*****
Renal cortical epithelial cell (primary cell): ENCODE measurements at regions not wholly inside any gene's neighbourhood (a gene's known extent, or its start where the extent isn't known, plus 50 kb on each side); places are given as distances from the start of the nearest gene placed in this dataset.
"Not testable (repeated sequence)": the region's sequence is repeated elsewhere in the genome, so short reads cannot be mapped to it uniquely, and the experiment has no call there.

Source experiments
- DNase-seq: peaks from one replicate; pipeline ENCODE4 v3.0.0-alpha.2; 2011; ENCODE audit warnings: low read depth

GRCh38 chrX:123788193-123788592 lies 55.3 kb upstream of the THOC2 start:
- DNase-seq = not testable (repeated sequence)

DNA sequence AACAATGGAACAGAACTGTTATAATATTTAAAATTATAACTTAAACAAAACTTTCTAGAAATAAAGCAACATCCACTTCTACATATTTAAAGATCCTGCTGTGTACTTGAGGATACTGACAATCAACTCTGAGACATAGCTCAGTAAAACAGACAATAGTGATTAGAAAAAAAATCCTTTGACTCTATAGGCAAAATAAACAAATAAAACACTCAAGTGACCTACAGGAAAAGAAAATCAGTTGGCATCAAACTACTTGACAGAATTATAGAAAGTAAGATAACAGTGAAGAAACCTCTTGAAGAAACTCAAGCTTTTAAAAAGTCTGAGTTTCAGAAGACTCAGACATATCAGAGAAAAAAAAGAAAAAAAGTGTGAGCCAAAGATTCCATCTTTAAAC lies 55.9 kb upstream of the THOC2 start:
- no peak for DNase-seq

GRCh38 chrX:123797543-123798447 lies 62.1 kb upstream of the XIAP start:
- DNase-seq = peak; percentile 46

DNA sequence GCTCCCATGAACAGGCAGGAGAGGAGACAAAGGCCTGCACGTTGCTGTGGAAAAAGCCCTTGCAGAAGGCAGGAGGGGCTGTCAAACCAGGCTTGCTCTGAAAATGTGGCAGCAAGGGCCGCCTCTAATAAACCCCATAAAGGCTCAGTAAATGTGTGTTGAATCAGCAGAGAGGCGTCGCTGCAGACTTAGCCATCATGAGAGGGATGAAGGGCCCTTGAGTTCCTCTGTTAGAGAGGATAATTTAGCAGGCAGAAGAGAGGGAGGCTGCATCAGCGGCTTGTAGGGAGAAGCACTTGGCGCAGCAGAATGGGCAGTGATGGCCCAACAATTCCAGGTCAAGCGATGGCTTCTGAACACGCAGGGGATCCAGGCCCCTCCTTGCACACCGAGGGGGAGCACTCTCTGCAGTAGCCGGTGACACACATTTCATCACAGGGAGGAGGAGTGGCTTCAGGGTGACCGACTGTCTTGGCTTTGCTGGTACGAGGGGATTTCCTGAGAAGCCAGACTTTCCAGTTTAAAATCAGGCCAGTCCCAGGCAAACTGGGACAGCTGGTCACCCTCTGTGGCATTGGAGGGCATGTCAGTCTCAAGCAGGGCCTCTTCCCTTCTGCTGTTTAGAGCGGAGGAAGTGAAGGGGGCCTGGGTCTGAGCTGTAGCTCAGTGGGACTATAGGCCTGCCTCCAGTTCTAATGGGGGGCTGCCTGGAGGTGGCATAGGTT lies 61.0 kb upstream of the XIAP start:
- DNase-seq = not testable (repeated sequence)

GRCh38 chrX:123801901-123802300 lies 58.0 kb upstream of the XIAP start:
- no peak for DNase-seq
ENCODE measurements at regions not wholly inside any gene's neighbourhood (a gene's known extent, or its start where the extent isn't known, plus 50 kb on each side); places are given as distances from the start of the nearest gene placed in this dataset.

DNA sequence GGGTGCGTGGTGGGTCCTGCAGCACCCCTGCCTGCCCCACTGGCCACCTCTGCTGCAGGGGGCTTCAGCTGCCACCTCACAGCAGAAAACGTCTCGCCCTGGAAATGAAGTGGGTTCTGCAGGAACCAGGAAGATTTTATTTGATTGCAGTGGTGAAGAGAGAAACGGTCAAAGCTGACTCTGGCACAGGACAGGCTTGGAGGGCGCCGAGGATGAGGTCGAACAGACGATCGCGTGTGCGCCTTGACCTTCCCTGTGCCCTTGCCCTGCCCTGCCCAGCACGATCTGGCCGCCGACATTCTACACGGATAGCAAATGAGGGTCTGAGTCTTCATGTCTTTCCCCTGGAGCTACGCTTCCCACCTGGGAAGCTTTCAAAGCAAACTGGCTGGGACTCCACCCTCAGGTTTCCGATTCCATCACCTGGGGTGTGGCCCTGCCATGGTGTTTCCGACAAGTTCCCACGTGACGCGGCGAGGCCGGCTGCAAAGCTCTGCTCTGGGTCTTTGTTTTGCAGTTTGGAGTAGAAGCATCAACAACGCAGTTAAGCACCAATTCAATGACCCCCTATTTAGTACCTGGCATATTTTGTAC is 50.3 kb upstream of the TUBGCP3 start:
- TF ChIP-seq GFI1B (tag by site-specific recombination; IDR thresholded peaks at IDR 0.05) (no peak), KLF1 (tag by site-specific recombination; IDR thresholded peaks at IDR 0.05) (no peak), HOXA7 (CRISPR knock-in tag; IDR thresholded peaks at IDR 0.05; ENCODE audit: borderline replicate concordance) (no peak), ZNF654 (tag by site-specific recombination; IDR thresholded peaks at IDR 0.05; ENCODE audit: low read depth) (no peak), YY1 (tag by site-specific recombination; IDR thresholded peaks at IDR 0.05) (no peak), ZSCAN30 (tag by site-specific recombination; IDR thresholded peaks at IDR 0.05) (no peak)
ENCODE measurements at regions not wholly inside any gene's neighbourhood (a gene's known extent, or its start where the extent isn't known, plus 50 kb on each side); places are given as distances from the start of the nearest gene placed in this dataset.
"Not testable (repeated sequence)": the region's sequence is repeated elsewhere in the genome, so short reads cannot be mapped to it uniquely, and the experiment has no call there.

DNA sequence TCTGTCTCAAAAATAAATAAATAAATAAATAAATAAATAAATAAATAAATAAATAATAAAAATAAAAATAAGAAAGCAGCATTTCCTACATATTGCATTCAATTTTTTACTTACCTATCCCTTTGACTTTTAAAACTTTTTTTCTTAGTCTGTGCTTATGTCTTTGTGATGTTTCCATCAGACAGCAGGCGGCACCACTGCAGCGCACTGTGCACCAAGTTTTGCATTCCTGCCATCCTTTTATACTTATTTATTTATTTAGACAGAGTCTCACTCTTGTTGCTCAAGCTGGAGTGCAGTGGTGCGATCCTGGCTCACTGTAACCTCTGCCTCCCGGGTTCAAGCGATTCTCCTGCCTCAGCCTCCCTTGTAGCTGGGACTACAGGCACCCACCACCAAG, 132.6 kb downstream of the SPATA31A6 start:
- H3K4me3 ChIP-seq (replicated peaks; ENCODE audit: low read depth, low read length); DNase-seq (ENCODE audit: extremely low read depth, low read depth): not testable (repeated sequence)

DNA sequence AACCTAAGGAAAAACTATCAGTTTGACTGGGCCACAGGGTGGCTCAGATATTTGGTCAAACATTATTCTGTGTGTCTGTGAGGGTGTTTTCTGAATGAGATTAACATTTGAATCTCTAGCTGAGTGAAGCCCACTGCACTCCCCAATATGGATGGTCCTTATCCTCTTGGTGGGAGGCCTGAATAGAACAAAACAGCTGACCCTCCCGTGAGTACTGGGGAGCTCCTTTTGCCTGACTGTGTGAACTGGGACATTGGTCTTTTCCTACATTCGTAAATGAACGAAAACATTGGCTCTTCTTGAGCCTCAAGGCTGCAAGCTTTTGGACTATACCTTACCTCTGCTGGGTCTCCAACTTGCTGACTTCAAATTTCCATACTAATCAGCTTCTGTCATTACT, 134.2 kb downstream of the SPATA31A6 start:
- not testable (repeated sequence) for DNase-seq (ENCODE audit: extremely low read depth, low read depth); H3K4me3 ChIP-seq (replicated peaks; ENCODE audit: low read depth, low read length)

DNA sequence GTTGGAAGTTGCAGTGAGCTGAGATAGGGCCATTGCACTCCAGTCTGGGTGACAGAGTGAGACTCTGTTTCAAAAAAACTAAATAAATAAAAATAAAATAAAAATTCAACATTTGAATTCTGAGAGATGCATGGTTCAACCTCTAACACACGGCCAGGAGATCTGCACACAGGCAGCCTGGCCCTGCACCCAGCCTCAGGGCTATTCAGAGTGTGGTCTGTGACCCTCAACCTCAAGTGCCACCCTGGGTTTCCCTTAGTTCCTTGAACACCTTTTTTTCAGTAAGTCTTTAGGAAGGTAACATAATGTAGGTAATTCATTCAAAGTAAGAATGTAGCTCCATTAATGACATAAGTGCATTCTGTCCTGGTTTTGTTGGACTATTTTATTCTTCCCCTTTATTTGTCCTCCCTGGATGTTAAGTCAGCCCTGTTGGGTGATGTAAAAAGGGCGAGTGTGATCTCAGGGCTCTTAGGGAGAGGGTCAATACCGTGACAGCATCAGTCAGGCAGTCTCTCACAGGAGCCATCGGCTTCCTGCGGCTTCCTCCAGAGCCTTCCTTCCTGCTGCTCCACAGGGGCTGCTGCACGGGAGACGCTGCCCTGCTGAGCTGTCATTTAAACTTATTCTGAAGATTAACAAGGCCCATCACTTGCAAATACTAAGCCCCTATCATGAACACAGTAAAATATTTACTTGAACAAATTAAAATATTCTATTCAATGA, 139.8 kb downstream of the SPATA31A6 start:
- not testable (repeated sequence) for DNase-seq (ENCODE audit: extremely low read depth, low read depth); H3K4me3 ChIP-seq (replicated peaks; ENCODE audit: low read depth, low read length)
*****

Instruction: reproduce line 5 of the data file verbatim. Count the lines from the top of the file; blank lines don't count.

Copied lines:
GRCh38 chrX:123788193-123788592 lies 55.3 kb upstream of the THOC2 start: